Madeline Miller has been declared 2012 Orange Prize winner for her debut novel, The Song of Achilles, a retelling of the story of Achilles and the battle of Troy. Miller is the fourth consecutive American writer to win the prize, and will be the last to win it in its present name, the Orange Prize, as Orange will no longer be sponsoring the prize.

The Guardian reports:

In one of the biggest upsets in literary prize history, the mobile services company, Orange, recently announced that it will not be renewing its sponsorship of the prize for women’s fiction that has borne its name since the award’s inception 17 years ago.

The prize, which was set up to “celebrate excellence, originality and accessibility in women’s writing from around the world”, is given annually to the best book by a woman written in English. Winners, who in the past have included Marilynne Robinson, Chimamanda Ngozi Adichie and Zadie Smith, are presented with a cheque for £30,000 and a bronze figurine known as “the Bessie”.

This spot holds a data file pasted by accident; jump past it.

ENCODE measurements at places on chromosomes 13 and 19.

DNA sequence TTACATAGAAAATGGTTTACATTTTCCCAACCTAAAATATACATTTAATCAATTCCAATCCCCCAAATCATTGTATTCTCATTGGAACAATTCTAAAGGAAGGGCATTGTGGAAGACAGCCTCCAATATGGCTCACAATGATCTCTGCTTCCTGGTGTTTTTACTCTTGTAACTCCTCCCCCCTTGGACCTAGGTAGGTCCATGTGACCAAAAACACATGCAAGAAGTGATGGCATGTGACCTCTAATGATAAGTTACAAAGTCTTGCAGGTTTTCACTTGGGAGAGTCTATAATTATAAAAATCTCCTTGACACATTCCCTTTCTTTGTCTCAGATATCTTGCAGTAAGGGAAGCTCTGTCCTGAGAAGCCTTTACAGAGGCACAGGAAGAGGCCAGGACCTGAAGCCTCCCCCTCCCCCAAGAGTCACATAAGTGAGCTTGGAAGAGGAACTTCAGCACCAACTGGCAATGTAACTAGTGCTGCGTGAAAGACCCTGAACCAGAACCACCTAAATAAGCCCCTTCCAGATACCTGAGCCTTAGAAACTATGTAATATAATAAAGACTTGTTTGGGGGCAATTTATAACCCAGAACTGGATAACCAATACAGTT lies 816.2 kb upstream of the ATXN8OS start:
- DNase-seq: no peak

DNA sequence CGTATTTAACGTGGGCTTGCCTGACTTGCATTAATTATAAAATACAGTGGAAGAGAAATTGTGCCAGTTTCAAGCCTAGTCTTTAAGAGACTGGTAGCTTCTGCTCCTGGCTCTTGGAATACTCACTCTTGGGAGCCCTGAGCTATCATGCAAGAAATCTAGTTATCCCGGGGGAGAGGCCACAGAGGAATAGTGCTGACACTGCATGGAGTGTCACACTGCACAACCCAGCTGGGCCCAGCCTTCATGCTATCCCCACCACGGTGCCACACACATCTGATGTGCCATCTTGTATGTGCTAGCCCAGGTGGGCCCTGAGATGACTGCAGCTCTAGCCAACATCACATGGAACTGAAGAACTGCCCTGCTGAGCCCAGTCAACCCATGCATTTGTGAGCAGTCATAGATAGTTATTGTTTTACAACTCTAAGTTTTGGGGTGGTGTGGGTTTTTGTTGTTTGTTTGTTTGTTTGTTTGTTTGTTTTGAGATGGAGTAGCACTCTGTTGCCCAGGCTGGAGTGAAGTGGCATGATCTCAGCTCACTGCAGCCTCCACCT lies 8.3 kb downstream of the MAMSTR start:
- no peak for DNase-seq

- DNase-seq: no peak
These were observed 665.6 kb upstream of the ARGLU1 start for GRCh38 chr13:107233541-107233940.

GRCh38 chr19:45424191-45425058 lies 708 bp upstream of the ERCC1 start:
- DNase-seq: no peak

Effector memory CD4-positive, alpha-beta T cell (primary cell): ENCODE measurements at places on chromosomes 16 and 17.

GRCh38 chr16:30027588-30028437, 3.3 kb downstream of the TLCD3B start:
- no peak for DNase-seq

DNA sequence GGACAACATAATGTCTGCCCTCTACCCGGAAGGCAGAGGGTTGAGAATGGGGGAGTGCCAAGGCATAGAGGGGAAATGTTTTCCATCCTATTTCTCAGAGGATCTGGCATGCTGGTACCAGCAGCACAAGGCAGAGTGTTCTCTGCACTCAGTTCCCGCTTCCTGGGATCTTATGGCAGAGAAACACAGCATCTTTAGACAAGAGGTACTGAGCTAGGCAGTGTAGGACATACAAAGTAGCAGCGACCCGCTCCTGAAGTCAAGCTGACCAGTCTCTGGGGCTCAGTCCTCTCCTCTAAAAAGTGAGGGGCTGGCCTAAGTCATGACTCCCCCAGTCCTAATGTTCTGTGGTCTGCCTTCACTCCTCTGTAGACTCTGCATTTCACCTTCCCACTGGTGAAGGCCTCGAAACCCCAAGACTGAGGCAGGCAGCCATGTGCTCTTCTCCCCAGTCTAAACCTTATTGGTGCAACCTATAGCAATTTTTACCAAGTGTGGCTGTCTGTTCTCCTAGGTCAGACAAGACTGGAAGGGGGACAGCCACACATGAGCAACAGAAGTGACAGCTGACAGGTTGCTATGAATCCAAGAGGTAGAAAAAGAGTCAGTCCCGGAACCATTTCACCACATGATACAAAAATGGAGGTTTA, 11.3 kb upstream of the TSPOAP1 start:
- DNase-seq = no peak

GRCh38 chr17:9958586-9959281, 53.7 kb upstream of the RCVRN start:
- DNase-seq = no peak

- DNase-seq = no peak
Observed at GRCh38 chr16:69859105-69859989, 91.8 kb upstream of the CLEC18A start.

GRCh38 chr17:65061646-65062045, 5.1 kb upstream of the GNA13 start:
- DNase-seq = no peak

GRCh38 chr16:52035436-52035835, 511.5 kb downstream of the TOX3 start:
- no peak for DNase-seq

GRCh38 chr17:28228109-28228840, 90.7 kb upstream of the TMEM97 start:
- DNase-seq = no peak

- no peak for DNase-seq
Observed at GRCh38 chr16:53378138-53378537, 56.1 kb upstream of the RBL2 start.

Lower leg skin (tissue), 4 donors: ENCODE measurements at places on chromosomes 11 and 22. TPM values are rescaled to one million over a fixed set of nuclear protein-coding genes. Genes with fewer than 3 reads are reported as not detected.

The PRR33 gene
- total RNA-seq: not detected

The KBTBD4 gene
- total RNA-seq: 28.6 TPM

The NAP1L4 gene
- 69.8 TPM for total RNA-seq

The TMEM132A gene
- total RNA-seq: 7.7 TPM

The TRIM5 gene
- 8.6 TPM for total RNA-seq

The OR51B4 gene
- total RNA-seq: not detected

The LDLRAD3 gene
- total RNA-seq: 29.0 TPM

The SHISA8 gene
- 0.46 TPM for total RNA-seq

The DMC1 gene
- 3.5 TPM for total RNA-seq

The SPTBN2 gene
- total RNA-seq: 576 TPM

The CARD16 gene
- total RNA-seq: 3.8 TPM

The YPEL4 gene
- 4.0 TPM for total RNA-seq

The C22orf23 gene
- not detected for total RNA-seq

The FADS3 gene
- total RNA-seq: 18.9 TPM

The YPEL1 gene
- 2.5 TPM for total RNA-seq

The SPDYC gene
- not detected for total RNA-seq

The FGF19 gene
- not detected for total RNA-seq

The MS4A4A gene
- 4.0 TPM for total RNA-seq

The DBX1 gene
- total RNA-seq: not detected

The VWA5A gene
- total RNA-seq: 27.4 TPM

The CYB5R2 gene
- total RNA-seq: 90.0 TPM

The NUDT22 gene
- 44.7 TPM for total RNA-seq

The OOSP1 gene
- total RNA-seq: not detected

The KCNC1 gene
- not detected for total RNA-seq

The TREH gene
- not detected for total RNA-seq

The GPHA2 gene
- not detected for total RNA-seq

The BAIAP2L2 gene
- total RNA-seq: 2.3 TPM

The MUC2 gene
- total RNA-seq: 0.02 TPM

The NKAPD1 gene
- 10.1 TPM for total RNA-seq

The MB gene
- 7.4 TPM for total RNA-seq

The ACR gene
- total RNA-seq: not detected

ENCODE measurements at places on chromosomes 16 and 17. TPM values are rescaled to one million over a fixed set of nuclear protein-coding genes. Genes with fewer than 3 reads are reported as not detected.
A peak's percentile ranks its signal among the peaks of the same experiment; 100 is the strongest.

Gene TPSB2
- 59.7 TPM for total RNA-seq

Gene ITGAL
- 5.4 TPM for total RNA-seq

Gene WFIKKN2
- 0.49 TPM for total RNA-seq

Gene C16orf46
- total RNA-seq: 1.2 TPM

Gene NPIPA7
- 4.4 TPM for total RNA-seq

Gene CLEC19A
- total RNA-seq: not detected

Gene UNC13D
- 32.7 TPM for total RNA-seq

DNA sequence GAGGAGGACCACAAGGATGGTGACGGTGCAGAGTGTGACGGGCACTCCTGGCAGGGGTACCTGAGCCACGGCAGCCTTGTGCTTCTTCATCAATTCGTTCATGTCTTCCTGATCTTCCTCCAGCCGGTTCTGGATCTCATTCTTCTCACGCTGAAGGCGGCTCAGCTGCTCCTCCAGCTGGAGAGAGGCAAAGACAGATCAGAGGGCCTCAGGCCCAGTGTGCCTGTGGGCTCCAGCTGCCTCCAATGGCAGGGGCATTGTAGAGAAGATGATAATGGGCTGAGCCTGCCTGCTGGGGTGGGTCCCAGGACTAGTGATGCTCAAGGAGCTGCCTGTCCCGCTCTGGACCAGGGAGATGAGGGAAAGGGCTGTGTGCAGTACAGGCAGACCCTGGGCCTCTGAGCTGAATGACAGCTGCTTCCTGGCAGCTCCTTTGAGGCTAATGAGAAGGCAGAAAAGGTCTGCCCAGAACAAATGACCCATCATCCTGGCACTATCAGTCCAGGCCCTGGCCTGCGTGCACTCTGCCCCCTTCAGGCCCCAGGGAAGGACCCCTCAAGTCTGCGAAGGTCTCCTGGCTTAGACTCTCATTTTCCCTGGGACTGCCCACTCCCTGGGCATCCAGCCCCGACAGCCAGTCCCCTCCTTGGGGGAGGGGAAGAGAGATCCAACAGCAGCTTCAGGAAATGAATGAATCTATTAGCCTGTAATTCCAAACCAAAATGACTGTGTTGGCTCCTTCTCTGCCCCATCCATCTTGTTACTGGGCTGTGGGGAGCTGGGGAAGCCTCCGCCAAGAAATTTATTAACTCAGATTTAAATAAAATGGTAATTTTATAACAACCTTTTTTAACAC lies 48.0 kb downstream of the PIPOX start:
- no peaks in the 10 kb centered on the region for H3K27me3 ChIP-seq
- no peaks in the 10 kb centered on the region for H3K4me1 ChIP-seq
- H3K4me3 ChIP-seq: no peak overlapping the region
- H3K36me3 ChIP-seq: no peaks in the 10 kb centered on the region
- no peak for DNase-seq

Despite the termination of what is at this point the longest continuous arts sponsorship in the UK, Kate Mosse, the award’s co-founder and honorary director, was upbeat about the prize’s future. Speaking to The Guardian, she praised Orange’s sponsorship of the prize, but said that while she was “very sad” not to be working with them anymore, “we’re excited at the idea of taking the prize on for another 17 years, and working with a new sponsor to grow it. It’s very rare for a sponsorship like this to come onto the market – the investment generates something in the region of £17.5m a year in advertising, and the cultural capital of the women’s prize for fiction is practically second to none. The potential is very exciting.”

Culled from The Guardian


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